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07 14-2011 daily advanced cae and proficiency idioms, phrasal
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07 14-2011 daily advanced cae and proficiency idioms, phrasal


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English expressions for improving accuracy and fluidity.

English expressions for improving accuracy and fluidity.

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  • 1. Daily advanced cae and proficiency idioms, phrasal verbs, slang and sayings with pictures. BASIC VOCABULARY. 07-14-2011. BLOG WITH RESOURCES FOR LEARNING ENGLISH.
  • 2. Holly
    • hol‧ly  plural  hollies  [uncountable and countable]
    • a small tree with sharp dark green leaves and red berries (berry), or the leaves and berries of this tree used as a decoration at Christmas
  • 3. Chateau
    • chat‧eau  plural  chateaux  [countable]
    • a castle or large country house in France
  • 4. aq‧ue‧duct  [countable]
    • a structure like a bridge, that carries water across a river or valley
  • 5. Crown 01
    • 1hat for king/queen
    •   [countable] a)  a circle made of gold and decorated with jewels, worn by kings and queens on their heads
    • b)  a circle, sometimes made of things such as leaves or flowers, worn by someone who has won a special honour
    • 2 country's ruler
    •   the crown
    • a)  the position of being king or queen: The treaty of Troyes made Henry V heir to the crown of France.
    • b)  the government of a country such as Britain that is officially led by a king or queen:
    • He has retired from the service of the Crown.
  • 6. Crown 02
    • 3 tooth
    •   [countable] an artificial top for a damaged tooth
    • 4 head
    •   [usually singular] the top part of a hat or someone's head crown of auburn hair piled high on the crown of her head
    • a hat with a high crown
    • 5 hill
    •   [usually singular] the top of a hill or something shaped like a hill
    • crown of
    • They drove to the crown of Zion hill and on into town.
    • The masonry at the crown of the arch is paler than on either curve.
  • 7. Crown 03
    • 6 sports
    •   [usually singular] the position you have if you have won an important sports competition:
    • Can she retain her Wimbledon crown?
    • He went on to win the world crown in 2001.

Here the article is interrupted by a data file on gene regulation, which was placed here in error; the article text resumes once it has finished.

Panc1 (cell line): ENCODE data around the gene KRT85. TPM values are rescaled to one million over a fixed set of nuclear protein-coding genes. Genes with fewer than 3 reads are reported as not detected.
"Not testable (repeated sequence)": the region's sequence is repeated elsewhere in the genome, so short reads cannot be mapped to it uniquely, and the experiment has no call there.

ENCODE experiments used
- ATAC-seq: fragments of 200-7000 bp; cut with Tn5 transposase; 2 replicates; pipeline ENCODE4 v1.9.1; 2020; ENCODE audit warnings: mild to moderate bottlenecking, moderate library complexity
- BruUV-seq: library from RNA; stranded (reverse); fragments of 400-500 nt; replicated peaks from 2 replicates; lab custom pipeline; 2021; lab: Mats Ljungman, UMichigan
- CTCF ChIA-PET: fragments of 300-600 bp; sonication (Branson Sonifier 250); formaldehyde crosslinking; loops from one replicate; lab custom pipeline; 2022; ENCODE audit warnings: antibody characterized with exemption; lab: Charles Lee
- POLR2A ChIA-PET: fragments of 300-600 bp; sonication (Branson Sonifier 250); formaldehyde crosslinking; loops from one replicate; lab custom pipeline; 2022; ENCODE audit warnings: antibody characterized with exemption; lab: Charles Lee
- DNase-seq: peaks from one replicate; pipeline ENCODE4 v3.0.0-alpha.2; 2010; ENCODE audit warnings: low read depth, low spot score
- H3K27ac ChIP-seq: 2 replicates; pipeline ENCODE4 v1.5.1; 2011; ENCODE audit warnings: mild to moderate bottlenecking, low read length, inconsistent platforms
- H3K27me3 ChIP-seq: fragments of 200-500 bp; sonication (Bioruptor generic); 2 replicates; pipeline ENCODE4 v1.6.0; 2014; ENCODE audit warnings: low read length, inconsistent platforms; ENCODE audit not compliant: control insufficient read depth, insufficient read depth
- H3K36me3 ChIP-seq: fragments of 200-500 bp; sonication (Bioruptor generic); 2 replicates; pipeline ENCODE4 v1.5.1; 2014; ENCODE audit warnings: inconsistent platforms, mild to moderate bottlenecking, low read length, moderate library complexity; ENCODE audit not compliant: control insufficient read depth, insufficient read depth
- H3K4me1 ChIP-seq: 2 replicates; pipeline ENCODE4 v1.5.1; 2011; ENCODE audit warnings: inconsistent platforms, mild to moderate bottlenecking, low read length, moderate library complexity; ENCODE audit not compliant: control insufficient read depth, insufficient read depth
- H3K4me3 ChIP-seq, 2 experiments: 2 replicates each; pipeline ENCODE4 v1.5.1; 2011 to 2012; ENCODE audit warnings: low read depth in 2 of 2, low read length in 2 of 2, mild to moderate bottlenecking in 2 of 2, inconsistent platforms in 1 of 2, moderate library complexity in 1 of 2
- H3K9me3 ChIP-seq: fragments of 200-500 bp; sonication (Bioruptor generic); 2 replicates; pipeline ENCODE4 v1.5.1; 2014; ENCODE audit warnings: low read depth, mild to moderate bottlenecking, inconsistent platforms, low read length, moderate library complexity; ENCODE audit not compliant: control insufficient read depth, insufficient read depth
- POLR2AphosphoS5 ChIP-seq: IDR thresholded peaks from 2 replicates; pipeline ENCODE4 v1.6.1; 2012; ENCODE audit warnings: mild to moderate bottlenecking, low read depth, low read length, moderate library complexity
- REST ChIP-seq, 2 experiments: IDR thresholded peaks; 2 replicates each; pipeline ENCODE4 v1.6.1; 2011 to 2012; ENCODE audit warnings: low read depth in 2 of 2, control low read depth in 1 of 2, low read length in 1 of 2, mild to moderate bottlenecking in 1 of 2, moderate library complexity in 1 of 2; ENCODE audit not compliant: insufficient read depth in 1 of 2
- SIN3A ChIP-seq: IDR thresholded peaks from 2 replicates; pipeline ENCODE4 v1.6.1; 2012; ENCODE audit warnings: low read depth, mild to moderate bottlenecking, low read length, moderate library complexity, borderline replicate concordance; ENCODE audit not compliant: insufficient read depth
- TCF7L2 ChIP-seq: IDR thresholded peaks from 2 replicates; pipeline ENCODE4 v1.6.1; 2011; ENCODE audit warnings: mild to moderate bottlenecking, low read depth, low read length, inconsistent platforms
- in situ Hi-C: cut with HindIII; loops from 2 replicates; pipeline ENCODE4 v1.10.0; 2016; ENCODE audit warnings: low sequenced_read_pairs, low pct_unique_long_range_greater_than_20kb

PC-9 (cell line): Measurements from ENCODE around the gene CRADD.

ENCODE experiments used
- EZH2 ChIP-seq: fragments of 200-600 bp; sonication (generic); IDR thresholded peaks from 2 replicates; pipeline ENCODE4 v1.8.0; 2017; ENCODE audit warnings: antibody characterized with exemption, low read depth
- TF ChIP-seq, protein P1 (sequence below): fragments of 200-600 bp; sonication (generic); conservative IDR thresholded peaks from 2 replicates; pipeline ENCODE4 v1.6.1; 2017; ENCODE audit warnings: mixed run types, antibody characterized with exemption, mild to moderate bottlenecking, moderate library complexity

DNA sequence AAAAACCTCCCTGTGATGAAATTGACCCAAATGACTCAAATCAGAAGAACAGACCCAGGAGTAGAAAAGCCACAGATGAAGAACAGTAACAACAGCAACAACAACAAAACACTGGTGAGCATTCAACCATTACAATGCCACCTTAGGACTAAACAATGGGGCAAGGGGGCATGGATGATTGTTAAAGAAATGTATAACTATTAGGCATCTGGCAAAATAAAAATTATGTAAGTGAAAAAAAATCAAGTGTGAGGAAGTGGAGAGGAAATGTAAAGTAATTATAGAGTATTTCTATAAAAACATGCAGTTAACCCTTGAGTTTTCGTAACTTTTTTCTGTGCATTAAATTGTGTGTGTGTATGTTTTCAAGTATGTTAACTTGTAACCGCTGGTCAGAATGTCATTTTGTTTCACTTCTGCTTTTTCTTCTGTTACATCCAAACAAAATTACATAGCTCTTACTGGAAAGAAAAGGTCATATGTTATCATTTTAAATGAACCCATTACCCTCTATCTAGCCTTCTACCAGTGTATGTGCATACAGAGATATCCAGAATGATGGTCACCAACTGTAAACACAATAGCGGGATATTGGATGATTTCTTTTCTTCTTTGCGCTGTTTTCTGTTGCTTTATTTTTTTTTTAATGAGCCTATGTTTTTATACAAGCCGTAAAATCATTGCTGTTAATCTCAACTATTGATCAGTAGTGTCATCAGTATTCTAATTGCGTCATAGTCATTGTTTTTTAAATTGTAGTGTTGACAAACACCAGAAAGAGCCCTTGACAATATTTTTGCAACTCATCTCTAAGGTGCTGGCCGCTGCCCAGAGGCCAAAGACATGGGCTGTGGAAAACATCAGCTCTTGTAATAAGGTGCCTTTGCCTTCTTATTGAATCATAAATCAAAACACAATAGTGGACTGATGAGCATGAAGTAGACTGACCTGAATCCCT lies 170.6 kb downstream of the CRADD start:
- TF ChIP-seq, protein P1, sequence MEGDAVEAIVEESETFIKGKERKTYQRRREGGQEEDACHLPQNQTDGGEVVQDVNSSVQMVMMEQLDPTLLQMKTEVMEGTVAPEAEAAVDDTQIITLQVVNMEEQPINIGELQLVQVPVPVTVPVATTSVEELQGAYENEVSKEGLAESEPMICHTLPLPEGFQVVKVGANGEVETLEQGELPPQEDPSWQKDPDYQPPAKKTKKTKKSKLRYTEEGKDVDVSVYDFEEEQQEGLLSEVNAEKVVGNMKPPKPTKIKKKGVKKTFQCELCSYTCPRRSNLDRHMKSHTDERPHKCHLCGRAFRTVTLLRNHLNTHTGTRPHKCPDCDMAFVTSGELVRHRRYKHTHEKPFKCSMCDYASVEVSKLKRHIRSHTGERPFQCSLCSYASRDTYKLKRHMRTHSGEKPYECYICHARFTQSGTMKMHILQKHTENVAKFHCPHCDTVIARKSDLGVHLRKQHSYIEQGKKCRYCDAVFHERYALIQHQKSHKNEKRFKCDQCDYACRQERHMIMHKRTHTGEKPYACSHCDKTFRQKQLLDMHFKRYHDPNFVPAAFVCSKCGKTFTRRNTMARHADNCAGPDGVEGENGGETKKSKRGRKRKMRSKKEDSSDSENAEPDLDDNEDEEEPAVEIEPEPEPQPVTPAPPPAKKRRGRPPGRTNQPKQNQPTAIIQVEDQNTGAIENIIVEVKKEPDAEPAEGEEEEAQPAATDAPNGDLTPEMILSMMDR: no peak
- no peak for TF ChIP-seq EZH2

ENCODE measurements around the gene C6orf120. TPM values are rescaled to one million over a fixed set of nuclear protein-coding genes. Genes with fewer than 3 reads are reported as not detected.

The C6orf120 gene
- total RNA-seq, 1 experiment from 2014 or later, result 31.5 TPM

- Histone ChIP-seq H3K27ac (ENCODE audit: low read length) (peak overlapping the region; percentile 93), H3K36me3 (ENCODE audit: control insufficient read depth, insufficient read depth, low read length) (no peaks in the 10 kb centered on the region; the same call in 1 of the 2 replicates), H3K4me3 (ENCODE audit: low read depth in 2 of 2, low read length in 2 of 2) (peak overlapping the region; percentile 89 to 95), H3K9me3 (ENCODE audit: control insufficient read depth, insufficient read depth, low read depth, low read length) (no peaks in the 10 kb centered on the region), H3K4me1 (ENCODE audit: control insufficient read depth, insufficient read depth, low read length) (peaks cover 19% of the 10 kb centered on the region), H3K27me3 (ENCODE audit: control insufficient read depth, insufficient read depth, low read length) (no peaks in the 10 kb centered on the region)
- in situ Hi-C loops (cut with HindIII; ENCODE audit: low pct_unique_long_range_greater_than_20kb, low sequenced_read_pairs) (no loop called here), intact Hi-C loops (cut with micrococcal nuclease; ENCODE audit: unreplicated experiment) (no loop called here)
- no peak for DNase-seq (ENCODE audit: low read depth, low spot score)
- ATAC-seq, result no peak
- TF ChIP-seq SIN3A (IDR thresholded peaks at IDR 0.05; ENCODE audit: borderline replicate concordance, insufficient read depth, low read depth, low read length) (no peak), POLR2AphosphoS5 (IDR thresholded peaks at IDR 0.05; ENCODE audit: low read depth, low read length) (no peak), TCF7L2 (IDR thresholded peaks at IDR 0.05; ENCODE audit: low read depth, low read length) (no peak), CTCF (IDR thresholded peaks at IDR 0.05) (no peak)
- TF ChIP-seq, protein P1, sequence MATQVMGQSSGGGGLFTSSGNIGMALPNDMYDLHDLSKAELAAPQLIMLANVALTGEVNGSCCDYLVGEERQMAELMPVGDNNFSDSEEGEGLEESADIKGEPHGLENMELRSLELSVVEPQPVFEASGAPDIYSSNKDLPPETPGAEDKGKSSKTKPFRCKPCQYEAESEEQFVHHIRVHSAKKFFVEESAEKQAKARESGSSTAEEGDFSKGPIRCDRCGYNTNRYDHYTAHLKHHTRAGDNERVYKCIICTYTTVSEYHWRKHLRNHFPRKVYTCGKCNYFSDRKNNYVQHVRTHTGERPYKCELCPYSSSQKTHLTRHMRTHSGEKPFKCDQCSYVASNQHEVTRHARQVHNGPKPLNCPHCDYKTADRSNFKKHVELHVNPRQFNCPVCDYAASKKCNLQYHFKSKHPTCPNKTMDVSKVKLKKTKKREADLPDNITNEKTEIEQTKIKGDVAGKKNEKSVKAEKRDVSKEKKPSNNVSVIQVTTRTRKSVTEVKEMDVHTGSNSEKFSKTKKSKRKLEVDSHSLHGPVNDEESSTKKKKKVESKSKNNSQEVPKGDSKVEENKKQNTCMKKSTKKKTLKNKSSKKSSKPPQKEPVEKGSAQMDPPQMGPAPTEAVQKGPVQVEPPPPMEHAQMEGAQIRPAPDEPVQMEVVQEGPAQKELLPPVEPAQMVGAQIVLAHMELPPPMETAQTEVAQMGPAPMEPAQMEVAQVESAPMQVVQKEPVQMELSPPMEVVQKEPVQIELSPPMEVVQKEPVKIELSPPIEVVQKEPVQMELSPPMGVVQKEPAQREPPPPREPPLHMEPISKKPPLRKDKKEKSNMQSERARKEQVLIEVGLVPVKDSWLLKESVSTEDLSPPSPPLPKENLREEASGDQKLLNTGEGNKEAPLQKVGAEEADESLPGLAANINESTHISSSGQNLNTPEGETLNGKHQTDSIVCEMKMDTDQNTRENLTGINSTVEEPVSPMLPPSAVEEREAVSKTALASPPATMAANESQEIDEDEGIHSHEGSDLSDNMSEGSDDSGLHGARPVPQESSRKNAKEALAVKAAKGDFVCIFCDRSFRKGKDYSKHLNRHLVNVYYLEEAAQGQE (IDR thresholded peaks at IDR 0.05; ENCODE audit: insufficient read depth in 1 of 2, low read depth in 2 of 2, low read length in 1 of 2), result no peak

• 7
    • money
    •   [countable]
    • a)  the standard unit of money in some European countries:
    • Swedish crowns
    • b)  an old British coin. Four crowns made a pound.
    • 8
    • picture
    •   [countable] a mark, sign, badge etc in the shape of a crown, used especially to show rank or quality
  • 8. Every trick in the book. 01
    • Meaning:  If someone uses every trick in the book to achieve something, they use any method available, even if it involves some deception.
    • For example:
    • I begged her and promised her and tried every trick in the book to get her to agree, but she wouldn't change her mind.
    • Jose tried every trick in the book to get a copy of the exam paper, and eventually he got one by bribing a teacher. 
  • 9. Every trick in the book. 02
    • Quick Quiz:
    • Jeffrey tried every trick in the book to get Helen to go out with him because
    • she liked seeing magic tricks
    • he was too shy to ask her
    • he liked her a lot
    • Picture source:
  • 10. UP TIME 01
    • Meaning:  time a computer system is operating
    • For example:
    • Before choosing a host for your website, check the average up time for their servers.
    •   They claim to have an up time of 99.99 per cent, but I doubt that somehow.
  • 11. UP TIME 02
    • Quick Quiz:
    • If a computer network isn't working for a couple of hours, the network's average up time will have
    • increased
    • decreased
    • stayed the same
  • 12. Crime doesn't pay 01
    • Possible interpretation:  If you engage in illegal activities, you will not make money in the long run.
    • Note:  crime (noun): activity that is against the law | pay (verb): be profitable or advantageous Origin:  First used in the USA at least as early as 1927, this saying became the slogan of the USA's FBI (Federal Bureau of Investigation) and the American comic-strip detective Dick Tracy created by cartoonist Chester Gould in 1931. Variety:  This is typically used in American English but may be used in other varieties of English too.
  • 13. Crime doesn't pay 02
    • Quick Quiz:
    • The saying "Crime doesn't pay" suggests that you can make money by
    • stealing
    • working
    • informing
  • 14. GO FOR 01
    • Meaning:  to try to get something or achieve something
    • For example:
    • go for sth  Are you planning to go for that job in the UN? 
    • go for sth  The referee thought I kicked the guy on purpose, but I didn't. I was going for the ball. 
  • 15. GO FOR 02
    • SOURCE:
    • Quick Quiz:
    • When they compete at the Olympic Games, the athletes are going for
    • a nice holiday
    • the free meals
    • the gold medals
  • 16. Sources.
    • http://
    • Longman Dictionary of contemporary English for advanced learners.
    • Pictures from the web sites written at the bottom of them.